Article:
The model cars to be seen vary in style from old classy early 21th century vehicles to Ian Flemming’s famous 1920’s racing car Chitty-Chitty Bang-Bang and Mr Bean’s infamous yellow Mini…

Grown men turn into boys as they look upon two fully operating railroads with trains, other model ships, boats, aeroplanes and assorted toys.

Toy Musuem Simonstown South Africa

The model construction system created in England in 1901 named Mecano also has various displays in the museum and stirs the hearts of those who now work in the field and once only dreamed of becoming an engineer or designer. These toys not only excites the older and more mature visitor, but also the children as they see and appreciate beautiful toys that are no longer as much valued in their generation.

Alongside the transportation toys, there are also some lead soldier displays.

Two impressive displays include a battalion of toy soldiers warding off Zulus attacking with spears in ox-formation and also a full Nazi parade with marching Hitler Youth and a small Adolf Hitler saluting his army…

Another interesting display is a circus tent full of acrobatic figures and an Asah miniature piano.

Toy Musuem Simons Town

The girls twirl around some 500 dolls, teddy bears, dollhouses and rooms. Many elegant glassy-eyed porcelain dolls with the most beautiful vintage detail and lace also brings to life the memories that have long gone been stored somewhere inside.

The Warrior Toy Museum is a great outing for the family and a fun break from traditional, more serious museums.

Atmosphere & Food
The Lighthouse Cafe - Simon's Town Restaurant. Mariner Guest House - holiday accommodation in Simon's Town.The New Year arrival of restaurateur Brett Rathbone and his wife Heleen to Simon’s Town, has brought the sleepy naval enclave of Simon’s Town to life. Since The Lighthouse Café opened its doors on the 6th of January 2013, locals and foreigners alike have been thronging to eat at this light and character-filled eatery, where the only thing matching the fabulous food and décor is the warmth of the welcome from its hosts. Brett’s experience cooking in the south of France underpins his menu, with oodles of fresh fare bursting with flavour and style. He cooks everything from scratch, from his own aioli to the pizza bases, and his calamari is talk of the town.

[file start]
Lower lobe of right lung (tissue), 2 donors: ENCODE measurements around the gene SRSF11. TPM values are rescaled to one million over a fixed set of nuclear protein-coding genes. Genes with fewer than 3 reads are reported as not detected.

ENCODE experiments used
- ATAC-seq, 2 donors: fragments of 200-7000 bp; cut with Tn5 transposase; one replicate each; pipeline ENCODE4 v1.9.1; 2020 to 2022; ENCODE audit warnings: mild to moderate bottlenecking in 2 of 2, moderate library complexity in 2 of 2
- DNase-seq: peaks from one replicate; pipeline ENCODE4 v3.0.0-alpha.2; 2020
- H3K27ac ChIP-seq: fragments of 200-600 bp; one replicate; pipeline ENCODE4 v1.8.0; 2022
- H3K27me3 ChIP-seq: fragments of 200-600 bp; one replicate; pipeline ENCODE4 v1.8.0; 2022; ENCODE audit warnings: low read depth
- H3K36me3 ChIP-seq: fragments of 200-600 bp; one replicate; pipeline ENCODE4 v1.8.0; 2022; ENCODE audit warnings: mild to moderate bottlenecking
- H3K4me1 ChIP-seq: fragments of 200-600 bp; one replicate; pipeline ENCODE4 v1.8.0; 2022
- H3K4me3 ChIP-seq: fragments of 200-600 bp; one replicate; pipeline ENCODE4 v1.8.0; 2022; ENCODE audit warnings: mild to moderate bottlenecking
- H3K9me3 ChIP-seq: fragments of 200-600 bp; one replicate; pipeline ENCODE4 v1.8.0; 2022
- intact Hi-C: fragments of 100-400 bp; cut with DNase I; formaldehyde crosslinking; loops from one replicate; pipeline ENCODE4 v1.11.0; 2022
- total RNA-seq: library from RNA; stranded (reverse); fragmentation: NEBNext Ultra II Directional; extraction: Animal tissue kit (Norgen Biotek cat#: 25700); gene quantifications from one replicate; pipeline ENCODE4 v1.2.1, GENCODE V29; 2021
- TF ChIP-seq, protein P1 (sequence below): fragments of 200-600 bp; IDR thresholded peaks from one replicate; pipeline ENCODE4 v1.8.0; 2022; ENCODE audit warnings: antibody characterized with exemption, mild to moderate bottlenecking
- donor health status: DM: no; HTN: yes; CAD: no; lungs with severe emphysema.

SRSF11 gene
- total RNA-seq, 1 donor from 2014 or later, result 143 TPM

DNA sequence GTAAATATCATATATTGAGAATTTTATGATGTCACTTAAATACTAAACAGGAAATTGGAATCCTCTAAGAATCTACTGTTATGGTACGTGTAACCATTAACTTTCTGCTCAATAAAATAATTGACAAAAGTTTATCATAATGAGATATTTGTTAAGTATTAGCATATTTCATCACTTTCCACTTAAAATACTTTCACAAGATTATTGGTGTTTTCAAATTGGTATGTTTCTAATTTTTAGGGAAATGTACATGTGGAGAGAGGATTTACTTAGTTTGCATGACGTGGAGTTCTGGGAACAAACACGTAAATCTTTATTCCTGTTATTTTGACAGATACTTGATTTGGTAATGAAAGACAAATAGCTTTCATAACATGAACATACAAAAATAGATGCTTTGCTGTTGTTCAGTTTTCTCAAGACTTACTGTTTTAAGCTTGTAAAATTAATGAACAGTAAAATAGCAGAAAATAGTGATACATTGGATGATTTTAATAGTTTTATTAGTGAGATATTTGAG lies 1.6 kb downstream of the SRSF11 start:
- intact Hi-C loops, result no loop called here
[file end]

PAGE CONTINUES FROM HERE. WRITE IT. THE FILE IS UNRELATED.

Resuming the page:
Previously a longstanding owner of the landmark late-night restaurant Questionmark in Gauteng’s trendy Melville, Brett brings savoir-faire and style to his seasideThe Lighthouse Cafe - Simon's Town Restaurant. Mariner Guest House - holiday accommodation in Simon's Town. haven, where a passion for food and people imbues every meal. The Lighthouse Café is a very inviting space; light & airy with a distinct French Provencial and coastal feel to it. The 30 seater restaurant is generally referred to as the “prettiest little Café in the Southern Peninsula”.
Brett and Heleen as owners and hosts have truly created a “home from home” experience for their customers.

Breakfast, lunch & dinner is served at The Lighthouse Café and customers’ reviews would describe the food best: “the best croissant I’ve had outside of Paris” “the best pork belly I’ve had in many years” “this is the best hamburger I’ve eaten in my life” and from 3 Italian customers: “we musThe Lighthouse Cafe - Simon's Town Restaurant. Mariner Guest House - holiday accommodation in Simon's Town.t have the recipe for this pizza base, it is the best pizza we’ve eaten outside of Italy!”

What to expect

You can expect to be greeted at the door with warmth and to be made feel welcome, the service is excellent and the food heartwarming. One must make a special mention of the coffee, the Italian roasted beans were hand selected for this restaurant and their staff are all barista trained which makes that cup of strong caramel coffee one of the popular attractions of The Lighthouse Café.